HCMC – Cash has continued to flow into savings accounts as interest rates rise, according to data of the central bank.
The State Bank of Vietnam said savings had amounted to around VND50.5 trillion in the year to end-June, up 0.5% against May and 6.02% versus the beginning of the year. Institutional deposits also increased to VND42 trillion.
Individual savings continued growing after a pause in March. According to preliminary figures from 20 banks, individual savings rose 4.9% in the first half of the year.
August saw interest rates up by 20 to 40 basis points for 12-month term savings, SSI analysts said.
The Joint Stock Commercial Bank for Foreign Trade of Vietnam (Vietcombank) in July raised its one-year deposit rate by 0.1 percentage point to 5.6%.
After an interest rate hike in early July, the Asia Commercial Joint Stock Bank (ACB) by the end of the month continued raising its rate for one-year deposits to 6.2%.
The Vietnam Technological and Commercial Joint Stock Bank (Techcombank) also raised its annual interest rate to 5.75%, up 20 basis points over last month.
Online banking has also spurred an interest rate hike race. Cake by VPBank, an online banking application introduced by Vietnam Prosperity Joint Stock Commercial Bank (VPBank), offered a yearly savings rate of up to 7.5%. This online banking service hit the two-million-customer milestone after just 19 months of operation.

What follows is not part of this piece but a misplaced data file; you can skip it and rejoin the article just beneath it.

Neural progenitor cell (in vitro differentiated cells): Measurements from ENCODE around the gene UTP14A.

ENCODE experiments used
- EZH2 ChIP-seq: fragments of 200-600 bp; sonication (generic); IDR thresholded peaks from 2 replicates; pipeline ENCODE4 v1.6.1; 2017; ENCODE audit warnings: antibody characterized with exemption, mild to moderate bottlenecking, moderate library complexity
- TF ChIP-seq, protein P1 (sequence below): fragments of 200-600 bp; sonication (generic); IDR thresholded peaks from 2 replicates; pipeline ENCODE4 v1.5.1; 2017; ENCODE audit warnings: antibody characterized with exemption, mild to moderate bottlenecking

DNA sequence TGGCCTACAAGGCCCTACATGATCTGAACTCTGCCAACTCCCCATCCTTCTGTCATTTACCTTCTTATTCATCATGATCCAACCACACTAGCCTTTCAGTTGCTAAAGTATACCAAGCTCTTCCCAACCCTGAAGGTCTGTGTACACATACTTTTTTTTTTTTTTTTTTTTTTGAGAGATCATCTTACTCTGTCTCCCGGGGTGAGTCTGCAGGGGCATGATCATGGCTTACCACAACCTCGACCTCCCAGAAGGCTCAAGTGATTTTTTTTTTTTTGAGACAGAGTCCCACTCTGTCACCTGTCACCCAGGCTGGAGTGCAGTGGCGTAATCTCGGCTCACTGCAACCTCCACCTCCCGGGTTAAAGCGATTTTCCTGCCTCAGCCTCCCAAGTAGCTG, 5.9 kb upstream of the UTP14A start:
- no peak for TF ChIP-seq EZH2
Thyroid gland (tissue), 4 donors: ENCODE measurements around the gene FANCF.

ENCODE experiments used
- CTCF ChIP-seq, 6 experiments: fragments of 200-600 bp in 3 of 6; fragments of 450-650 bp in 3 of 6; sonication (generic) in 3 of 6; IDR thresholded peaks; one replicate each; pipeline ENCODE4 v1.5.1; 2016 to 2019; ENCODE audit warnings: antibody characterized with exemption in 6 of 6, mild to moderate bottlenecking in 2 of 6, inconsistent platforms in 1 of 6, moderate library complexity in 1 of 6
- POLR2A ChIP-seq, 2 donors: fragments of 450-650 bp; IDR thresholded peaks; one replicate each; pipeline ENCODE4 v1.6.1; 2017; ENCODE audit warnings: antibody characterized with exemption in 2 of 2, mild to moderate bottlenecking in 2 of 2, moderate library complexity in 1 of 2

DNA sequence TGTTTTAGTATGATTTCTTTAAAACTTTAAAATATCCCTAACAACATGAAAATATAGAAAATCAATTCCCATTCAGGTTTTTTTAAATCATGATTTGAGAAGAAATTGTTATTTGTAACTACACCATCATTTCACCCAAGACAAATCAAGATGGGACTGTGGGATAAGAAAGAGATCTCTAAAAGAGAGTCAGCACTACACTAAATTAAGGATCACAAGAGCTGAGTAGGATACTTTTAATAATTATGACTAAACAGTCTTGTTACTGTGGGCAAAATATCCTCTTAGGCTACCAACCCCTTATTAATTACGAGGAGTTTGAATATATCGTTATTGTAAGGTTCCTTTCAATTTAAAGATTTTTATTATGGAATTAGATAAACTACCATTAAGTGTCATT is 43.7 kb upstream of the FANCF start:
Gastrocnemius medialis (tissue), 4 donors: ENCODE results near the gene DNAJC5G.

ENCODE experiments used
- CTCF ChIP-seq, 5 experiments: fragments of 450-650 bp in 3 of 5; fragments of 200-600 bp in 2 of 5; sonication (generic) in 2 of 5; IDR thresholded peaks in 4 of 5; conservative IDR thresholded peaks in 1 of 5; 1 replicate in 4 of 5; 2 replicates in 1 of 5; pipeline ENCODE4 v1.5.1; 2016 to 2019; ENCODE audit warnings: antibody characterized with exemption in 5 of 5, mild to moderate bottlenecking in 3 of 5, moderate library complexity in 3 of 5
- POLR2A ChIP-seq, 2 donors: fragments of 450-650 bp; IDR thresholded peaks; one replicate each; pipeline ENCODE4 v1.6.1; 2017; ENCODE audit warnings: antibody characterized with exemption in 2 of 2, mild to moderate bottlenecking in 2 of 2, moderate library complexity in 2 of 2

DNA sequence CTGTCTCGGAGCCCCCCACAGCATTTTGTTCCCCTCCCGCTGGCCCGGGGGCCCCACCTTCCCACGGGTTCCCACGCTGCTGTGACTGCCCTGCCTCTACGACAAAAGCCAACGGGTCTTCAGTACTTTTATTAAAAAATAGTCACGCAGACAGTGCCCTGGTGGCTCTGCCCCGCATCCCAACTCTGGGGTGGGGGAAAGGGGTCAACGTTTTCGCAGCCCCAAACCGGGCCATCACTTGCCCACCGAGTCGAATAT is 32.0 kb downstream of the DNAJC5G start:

Despite higher deposits, banks still cannot meet the borrowing demand. According to SSI, the imbalance between cash supply and demand, along with strict control over credit growth, has put pressure on the banking sector.
Interest rate hikes are inevitable, as the country sees growing signs of inflation, said a banker. Banks also need capital to lend to customers once credit growth quotas are revised up, he added.
New regulations, effective from early August, allow bank clients to enjoy the original interest rate for the remaining amount of term savings when they withdraw part of their savings. In the past, clients would be entitled to a low demand savings rate after they withdraw part of their term savings which often enjoy a higher interest rate.